By Brandon Fried
To understand the future of 3D printing, you only need to know the story of ZapMail.
In 1984, Federal Express introduced a service called ZapMail, which guaranteed delivery of a document anywhere within two hours. This was done not with faster planes but by using fax machines communicating in a closed network owned by the company.
The special fax machines were placed in FedEx offices throughout the country and company couriers, as promised, delivered transmitted documents within hours. The ultimate vision included a delivery system that needed no costly planes or expensive pilots and fewer couriers. Everything went well for a brief period until customers got wise and bought their own fax machines, negating the need for ZapMail.
CEO Fred Smith’s ZapMail idea flopped and in 1986, after two years and $320 million down the drain, the service was stopped. Smith has experienced failures but his numerous successes far outnumber them and he still runs one of the most successful transportation companies of our time.
The biggest mistake FedEx made with ZapMail was underestimating the customer’s ability to inexpensively secure technology that could send and receive documents faster and cheaper. ZapMail failed because common sense and the power of the consumer were ignored. Could the airfreight industry be making a similar error again with 3D printing?
Using machines that resemble printers in a futuristic science-fiction movie and with the aid of computer digital files, three-dimensional products are made layer by layer using material to build an exact copy of the design. The technology was developed in the 1980s and is beginning to appear on the mass market. As with fax machines, prices started high but are dropping by the day. Perhaps manufacturers see the profit in the consumable material but regardless, the industry is developing at an energy-zapping pace.
So what can a 3D printer really make? Let’s start with small failed machinery parts. Instead of waiting for airfreight to deliver replacements from across the globe, a design downloaded from the Internet and reproduced in minutes with 3D has the broken machine working again quickly.
A recent story on National Public Radio began with the sound of a gun firing in the background as the reporter spoke. Not an unusual occurrence except that all of the gun’s components had been produced with the aid of a 3D printing device. This does not bode well for gun control advocates, but what about the air cargo industry?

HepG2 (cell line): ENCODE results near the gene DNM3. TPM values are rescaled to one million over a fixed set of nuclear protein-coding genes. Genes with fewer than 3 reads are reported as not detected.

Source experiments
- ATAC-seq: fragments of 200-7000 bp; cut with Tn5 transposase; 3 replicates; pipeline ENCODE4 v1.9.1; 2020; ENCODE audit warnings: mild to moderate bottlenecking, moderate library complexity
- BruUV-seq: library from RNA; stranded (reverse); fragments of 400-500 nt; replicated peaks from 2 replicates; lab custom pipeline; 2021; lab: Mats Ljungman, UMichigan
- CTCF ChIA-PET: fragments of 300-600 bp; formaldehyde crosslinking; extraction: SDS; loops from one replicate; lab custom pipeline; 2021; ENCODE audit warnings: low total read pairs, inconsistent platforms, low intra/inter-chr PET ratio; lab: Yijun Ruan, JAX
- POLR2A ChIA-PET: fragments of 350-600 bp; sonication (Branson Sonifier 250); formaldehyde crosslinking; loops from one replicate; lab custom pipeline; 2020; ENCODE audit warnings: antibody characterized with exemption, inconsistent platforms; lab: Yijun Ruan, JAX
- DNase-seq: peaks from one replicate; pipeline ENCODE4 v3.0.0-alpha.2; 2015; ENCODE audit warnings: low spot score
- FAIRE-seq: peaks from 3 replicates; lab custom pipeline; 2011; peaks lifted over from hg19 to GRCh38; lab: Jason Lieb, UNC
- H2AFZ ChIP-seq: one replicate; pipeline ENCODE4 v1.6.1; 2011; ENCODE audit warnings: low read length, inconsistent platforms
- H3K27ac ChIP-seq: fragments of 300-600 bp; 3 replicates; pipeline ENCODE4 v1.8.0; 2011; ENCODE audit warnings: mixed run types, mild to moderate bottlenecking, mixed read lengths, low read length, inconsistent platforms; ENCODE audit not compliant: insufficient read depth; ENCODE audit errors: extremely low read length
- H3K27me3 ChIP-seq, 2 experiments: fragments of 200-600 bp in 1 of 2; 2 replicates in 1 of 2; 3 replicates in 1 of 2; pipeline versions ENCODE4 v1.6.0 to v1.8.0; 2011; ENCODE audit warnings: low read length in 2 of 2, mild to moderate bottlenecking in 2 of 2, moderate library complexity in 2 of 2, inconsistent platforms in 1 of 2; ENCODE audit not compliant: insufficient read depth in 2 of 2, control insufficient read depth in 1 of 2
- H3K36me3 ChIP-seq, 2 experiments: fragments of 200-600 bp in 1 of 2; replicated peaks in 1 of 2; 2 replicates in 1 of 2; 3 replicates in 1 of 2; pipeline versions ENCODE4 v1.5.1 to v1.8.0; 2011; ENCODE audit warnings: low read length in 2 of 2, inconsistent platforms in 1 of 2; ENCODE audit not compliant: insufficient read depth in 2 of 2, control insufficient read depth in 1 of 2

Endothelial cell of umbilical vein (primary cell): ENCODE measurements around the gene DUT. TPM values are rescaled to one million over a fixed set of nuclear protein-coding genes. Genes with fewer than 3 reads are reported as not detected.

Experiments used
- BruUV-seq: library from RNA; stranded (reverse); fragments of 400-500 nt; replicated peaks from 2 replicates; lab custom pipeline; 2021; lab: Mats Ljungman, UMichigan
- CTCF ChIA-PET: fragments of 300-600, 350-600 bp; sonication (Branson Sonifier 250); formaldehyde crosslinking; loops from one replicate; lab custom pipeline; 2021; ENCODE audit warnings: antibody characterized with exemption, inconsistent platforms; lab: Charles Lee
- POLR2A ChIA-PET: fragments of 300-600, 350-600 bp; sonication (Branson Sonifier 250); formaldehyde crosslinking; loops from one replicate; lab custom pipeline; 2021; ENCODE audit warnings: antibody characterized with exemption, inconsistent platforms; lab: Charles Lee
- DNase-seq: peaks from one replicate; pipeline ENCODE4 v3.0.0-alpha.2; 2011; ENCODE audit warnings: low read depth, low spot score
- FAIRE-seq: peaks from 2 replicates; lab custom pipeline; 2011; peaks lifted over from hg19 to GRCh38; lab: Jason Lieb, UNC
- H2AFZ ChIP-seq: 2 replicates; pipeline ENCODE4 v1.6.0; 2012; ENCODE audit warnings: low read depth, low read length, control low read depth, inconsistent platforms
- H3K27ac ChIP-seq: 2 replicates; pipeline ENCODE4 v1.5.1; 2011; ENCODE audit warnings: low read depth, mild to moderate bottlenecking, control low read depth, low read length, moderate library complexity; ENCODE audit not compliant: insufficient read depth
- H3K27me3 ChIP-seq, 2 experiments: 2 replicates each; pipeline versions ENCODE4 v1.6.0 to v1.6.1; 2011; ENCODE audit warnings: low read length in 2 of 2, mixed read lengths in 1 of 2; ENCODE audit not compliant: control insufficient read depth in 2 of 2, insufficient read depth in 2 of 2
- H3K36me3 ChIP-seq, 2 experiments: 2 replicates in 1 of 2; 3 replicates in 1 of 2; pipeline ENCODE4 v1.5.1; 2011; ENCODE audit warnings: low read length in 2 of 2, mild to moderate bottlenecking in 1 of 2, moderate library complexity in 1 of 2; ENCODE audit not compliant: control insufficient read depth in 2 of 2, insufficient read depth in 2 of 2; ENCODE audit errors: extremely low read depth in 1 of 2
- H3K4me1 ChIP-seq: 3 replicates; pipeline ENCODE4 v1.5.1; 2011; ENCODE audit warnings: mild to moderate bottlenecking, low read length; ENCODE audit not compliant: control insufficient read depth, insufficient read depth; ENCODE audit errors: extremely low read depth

Items reproduced on a 3D printer are from the same pool in which the express air cargo industry thrives. Small, valuable, time-sensitive shipments that need to be expedited quickly create a market that keeps airplane bellies and freighters full. Could our industry be ignoring the ability of the consumer to inexpensively purchase and replace their airfreight using these devices?
Experts call 3D a disruptive technology similar to cell phones, fax machines and computers. The output may not be perfect since items produced will probably need finishing and high production rates are impractical at this point since speed can be an issue. But we all know that nature abhors a vacuum so it is only a matter of time before these challenges are remedied.
The material used for 3D printing is mostly comprised of plastic resin but stronger, more versatile compounds are being developed for sturdier, more versatile products. The technology is progressing with new revolutionary innovations introduced daily.
3D printing will not put an end to supply chains but will definitely redefine where goods come from, maybe negating the need for sourcing shipments from far away. Globalization of manufactured products may fall out of favor, preferring those within the immediate region. This will certainly have a long-term impact on airfreight, as smaller, more profitable express consignments become a scarcity. Manufacturing has long chased “Just in Time” parts but may soon emphasize a shift to “Print as Needed.” If ignored, 3D printing could relegate air cargo to a support role, delivering the consumable resins and machinery used to feed the beast.
Despite the excitement and uncertainty 3D printing produces, the technology generates an interesting trade issue as well. If plans for a printed item are produced outside of a country with the product printed within our borders and in our homes, what types of duties, if any, are assessed? Like a product purchased online, would the 3D printed product be considered an import if not brought through a traditional border crossing? Will our nation be able to collect trade duty on the item, and if not, what effect will this have on our country’s revenue as the technology matures?
3D printing is showing us that digital replication of products is now a reality and the devices are getting cheaper. The airfreight industry cannot afford another ZapMail mistake by misjudging the consumer’s ability to acquire the technology and use it to replace its value to the supply chain.
Brandon Fried is the executive director of the U.S. Airforwarders Association.